February 17, 2012 at 2:23 pm |
    • asdf

      But...what if you are a reasonable person who understands that a book written by barely-literate goat herders two thousand years ago is as valid as any other work of fiction?

      February 17, 2012 at 2:29 pm |
    • Sybaris

      This only shows that this Jesus guy was a mortal man who had no supernatural powers and incorporated the baptismal act found in other religions of the day.

      February 17, 2012 at 2:34 pm |
  15. nonyabidness2

    You can have all the baptisms you want, but not accepting Jesus in your life will never get you into heaven. John 14:6
    New International Version (NIV) Jesus answered, “I am the way and the truth and the life. No one comes to the Father except through me.

    February 17, 2012 at 2:23 pm |
    • dave

      Sure, what's your point though? Mormons believe that too – there is no other way except for Christ.

      February 17, 2012 at 2:41 pm |
    • Yohanon

      Yep, Aint gonna do you no good if you are DEAD

      February 17, 2012 at 3:18 pm |
  16. Mike

    It's their way of getting back at all the people who refused to answer the door to missionaries when they were alive.

    February 17, 2012 at 2:23 pm |
    • Allison

      Nah....didn't really make me that mad.

      February 17, 2012 at 3:28 pm |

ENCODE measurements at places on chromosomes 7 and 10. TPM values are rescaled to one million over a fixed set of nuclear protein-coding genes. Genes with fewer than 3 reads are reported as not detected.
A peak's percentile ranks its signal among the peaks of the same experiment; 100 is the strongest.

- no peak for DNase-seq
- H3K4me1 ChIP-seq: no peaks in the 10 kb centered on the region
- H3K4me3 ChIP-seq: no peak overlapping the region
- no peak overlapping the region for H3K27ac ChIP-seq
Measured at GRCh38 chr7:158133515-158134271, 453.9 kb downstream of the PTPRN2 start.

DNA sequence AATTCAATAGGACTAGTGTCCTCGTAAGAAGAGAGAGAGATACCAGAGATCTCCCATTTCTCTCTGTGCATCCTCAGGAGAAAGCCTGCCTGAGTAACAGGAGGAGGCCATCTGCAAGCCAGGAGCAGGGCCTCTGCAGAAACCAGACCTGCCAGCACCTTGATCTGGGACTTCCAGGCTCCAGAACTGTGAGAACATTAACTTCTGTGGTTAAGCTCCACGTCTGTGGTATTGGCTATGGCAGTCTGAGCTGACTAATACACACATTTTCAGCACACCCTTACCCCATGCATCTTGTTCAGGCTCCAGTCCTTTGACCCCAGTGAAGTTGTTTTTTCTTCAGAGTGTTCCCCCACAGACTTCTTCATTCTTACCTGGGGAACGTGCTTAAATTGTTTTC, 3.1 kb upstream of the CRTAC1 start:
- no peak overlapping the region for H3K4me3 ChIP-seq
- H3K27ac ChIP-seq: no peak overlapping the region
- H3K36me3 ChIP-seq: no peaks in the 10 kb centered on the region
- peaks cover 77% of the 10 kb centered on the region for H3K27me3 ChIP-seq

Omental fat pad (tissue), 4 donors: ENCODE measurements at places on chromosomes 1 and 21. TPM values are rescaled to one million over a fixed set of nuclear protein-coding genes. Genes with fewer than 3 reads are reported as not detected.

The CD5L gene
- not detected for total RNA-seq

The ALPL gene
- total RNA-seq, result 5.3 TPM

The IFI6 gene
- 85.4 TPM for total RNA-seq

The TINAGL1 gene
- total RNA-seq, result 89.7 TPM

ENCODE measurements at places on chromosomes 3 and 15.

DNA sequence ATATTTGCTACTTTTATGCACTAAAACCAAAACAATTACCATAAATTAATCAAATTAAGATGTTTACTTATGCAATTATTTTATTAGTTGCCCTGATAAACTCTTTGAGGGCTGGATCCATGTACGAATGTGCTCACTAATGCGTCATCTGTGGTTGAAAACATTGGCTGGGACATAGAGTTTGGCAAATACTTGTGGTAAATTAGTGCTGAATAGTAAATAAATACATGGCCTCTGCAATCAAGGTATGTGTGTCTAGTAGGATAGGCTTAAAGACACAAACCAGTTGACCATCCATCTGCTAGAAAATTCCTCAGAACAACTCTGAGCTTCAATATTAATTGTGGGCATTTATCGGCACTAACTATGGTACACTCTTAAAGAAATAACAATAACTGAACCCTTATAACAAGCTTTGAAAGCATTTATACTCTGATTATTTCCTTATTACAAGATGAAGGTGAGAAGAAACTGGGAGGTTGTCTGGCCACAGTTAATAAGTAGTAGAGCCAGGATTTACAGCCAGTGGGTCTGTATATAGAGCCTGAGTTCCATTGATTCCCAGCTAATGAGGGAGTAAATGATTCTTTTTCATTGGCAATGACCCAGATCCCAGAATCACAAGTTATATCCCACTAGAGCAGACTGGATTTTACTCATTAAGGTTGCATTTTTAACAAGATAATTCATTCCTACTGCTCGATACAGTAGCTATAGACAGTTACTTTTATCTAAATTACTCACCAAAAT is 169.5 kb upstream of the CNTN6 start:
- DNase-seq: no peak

17. Will

    What a cult practice.........

    February 17, 2012 at 2:23 pm |
  18. LOL

    You need to remember the LDS use the Book of Mormon more so than the Bible.
    Now if they would just believe what the Bible says about the soul they would see that their baptizing is usless.
    “The soul that is sinning—it itself will die.” (Ezekiel 18:4) The distressed prophet Elijah “began to ask that his soul might die.” (1 Kings 19:4) Likewise, Jonah “kept asking that his soul might die.” (Jonah 4:8) Yes, the soul dies when the person dies; it is not immortal.

    February 17, 2012 at 2:22 pm |
    • Thomas

      According to the NKJ version, it does not say "soul", it states that they are asking God to kill them because they do not want to live anymore. It has nothing to do with the soul perishing.

      February 17, 2012 at 2:27 pm |
    • LOL

      Thomas the problem with a verison is that it is a VERSION not a translation. You need to go back to what the original Hebrew Scriptures say or at least the oldest one that exists and you will see that Man becam a living soul.....and if there was a hell would not God have told Adam and Eve if they disobey him they would go to hell.....no he said they would die.

      February 17, 2012 at 2:31 pm |
    • LOL

      But what about Bible texts that speak of the going out and the coming back of the soul? Concerning what happened to Rachel when she gave birth to a son, the Bible says: “As her soul was going out (because she died) she called his name Ben-oni; but his father called him Benjamin.” (Genesis 35:18) And referring to the resurrection of a widow’s son, 1 Kings 17:22 states: “Jehovah listened to Elijah’s voice [in prayer], so that the soul of the child came back within him and he came to life.” Do these passages indicate that the soul is some invisible, shadowy part that can escape from or enter a body?